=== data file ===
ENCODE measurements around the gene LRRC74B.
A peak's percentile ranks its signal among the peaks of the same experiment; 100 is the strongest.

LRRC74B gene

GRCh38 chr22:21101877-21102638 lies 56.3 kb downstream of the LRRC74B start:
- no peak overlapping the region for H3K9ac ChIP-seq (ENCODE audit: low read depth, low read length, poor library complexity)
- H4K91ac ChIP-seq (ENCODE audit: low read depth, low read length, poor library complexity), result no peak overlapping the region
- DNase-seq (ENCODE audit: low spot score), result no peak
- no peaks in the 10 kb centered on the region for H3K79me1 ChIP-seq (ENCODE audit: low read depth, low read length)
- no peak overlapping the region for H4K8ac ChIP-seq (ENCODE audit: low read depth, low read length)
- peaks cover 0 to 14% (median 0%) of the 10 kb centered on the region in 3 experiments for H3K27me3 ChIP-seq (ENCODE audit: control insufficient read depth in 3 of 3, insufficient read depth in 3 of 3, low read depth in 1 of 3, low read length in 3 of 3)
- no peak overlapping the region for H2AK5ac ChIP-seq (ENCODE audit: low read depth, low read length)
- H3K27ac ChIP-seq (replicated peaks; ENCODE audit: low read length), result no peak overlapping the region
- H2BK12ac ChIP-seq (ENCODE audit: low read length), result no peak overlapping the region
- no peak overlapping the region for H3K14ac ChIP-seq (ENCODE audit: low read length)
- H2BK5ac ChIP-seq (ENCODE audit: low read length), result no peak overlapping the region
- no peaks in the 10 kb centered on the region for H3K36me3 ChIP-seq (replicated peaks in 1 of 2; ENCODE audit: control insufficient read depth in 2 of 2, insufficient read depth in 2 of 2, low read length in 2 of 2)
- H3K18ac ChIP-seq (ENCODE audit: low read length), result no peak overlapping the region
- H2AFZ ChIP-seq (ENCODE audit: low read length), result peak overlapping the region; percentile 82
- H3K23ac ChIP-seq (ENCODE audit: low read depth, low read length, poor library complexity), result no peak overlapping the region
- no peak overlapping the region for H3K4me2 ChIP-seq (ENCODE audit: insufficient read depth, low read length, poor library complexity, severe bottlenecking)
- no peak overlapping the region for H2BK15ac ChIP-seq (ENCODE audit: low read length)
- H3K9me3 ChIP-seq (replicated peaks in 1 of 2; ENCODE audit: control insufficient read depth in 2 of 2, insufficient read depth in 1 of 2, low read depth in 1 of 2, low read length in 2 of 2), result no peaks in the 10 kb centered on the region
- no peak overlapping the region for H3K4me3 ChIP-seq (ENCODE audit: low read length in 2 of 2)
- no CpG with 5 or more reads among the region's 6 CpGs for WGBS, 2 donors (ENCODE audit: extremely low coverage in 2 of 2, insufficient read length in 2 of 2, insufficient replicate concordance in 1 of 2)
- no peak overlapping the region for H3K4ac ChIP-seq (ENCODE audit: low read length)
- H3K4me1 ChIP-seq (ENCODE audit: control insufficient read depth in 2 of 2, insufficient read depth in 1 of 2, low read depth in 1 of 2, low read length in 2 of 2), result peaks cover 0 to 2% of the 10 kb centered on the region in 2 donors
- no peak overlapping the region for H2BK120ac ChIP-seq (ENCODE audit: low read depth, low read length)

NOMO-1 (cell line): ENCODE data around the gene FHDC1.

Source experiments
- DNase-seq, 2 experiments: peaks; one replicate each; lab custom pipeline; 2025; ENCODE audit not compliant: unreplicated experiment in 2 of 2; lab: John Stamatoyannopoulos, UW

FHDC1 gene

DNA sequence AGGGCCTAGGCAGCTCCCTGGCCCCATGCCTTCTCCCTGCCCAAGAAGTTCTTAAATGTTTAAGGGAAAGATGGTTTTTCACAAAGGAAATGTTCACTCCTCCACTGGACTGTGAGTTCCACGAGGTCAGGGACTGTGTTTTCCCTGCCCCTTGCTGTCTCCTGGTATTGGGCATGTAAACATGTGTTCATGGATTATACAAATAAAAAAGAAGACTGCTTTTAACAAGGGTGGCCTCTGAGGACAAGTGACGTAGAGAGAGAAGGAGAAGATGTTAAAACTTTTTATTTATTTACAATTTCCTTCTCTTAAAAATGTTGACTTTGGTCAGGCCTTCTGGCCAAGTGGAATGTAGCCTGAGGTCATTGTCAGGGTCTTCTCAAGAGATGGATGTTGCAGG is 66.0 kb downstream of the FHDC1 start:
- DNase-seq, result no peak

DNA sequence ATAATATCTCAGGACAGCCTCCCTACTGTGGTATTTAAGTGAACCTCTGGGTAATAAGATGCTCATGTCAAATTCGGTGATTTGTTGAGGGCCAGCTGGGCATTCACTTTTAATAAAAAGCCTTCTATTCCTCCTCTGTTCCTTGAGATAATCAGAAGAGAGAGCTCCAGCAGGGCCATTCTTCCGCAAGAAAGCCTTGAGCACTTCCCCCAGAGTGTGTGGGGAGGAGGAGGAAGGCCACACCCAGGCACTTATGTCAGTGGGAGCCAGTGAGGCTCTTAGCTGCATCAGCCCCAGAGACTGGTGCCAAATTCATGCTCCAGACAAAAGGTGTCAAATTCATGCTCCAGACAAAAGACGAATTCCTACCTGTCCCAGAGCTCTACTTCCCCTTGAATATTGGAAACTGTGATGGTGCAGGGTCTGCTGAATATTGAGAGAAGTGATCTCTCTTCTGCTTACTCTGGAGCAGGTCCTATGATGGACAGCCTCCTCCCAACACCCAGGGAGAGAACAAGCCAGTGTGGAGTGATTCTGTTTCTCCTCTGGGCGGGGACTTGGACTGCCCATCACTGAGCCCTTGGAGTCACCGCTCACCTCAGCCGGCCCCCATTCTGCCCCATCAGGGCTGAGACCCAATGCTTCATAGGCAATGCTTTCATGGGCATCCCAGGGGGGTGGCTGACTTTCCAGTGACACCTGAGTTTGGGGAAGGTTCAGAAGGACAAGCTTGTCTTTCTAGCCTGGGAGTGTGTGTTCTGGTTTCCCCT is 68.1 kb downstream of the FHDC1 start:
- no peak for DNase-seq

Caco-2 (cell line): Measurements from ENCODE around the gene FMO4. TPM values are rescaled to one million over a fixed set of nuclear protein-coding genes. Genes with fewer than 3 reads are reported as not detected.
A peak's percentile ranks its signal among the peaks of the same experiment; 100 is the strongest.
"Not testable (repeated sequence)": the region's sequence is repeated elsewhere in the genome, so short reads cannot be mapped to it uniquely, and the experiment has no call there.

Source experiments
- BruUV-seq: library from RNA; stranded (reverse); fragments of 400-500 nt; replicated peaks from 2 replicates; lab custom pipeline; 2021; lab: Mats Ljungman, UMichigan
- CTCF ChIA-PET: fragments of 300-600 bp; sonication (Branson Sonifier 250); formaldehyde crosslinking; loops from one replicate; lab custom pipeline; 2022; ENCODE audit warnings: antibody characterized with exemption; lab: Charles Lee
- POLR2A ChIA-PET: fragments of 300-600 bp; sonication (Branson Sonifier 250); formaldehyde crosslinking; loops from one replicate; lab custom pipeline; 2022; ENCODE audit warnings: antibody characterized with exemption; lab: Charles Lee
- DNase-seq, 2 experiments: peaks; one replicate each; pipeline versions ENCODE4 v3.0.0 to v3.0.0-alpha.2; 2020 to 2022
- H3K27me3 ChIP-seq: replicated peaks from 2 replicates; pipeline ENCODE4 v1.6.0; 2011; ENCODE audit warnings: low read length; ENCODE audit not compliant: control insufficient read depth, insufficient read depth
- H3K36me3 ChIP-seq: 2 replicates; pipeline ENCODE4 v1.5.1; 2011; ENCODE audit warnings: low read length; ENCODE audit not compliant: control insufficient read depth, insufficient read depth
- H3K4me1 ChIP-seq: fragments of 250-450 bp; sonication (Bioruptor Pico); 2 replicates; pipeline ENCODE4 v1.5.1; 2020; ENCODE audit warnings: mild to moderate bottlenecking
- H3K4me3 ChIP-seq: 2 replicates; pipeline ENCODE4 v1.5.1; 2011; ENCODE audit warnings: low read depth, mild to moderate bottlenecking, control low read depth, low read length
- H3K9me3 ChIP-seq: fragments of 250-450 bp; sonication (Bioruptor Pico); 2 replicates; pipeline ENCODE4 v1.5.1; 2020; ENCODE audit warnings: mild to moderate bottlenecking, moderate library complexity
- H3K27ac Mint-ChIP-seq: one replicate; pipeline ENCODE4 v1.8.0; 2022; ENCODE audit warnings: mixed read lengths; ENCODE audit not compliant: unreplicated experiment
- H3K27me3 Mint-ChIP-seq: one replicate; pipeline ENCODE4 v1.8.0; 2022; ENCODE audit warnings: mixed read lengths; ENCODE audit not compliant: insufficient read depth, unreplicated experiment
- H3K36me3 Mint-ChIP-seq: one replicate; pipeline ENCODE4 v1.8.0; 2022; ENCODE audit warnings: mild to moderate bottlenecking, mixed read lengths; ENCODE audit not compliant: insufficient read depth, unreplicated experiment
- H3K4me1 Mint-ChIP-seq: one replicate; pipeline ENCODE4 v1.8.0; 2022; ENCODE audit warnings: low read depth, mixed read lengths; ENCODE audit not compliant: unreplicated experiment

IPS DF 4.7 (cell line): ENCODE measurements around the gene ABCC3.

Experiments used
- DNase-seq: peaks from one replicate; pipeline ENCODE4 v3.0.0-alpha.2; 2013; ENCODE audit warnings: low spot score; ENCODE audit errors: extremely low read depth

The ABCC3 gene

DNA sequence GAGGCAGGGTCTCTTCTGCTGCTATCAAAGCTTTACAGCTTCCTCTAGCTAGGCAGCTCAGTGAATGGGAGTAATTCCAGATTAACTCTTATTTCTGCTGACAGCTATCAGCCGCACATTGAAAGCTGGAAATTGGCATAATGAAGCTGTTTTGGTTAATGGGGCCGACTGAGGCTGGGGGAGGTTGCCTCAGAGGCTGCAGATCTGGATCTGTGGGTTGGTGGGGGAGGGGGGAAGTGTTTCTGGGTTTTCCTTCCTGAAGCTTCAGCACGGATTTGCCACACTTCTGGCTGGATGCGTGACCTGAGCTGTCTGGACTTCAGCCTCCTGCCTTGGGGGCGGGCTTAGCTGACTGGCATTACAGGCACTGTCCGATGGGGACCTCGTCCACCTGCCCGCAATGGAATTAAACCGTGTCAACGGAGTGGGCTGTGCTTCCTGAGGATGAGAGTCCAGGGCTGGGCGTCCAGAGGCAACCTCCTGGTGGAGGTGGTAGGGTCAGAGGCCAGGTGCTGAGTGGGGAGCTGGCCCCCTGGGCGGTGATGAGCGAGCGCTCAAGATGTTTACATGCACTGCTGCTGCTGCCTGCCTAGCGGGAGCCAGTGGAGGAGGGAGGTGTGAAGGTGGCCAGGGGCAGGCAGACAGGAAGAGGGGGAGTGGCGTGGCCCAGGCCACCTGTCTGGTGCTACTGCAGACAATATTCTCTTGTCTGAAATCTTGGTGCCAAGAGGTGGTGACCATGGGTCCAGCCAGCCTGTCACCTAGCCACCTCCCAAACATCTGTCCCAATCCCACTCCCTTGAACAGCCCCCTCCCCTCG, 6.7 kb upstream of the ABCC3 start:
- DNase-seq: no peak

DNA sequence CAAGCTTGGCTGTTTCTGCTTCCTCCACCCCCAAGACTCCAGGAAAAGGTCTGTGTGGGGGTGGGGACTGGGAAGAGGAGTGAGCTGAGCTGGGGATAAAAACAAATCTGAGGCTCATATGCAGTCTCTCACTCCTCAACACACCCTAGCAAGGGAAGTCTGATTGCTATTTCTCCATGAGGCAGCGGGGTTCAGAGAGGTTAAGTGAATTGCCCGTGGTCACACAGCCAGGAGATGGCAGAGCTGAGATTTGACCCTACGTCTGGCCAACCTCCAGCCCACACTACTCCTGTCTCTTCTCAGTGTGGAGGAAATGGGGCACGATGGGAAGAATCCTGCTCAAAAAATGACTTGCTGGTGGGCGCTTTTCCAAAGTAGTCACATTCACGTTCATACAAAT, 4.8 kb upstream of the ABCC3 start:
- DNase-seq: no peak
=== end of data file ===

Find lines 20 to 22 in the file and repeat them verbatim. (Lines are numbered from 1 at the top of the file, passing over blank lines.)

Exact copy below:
- no peak overlapping the region for H3K4me2 ChIP-seq (ENCODE audit: insufficient read depth, low read length, poor library complexity, severe bottlenecking)
- no peak overlapping the region for H2BK15ac ChIP-seq (ENCODE audit: low read length)
- H3K9me3 ChIP-seq (replicated peaks in 1 of 2; ENCODE audit: control insufficient read depth in 2 of 2, insufficient read depth in 1 of 2, low read depth in 1 of 2, low read length in 2 of 2), result no peaks in the 10 kb centered on the region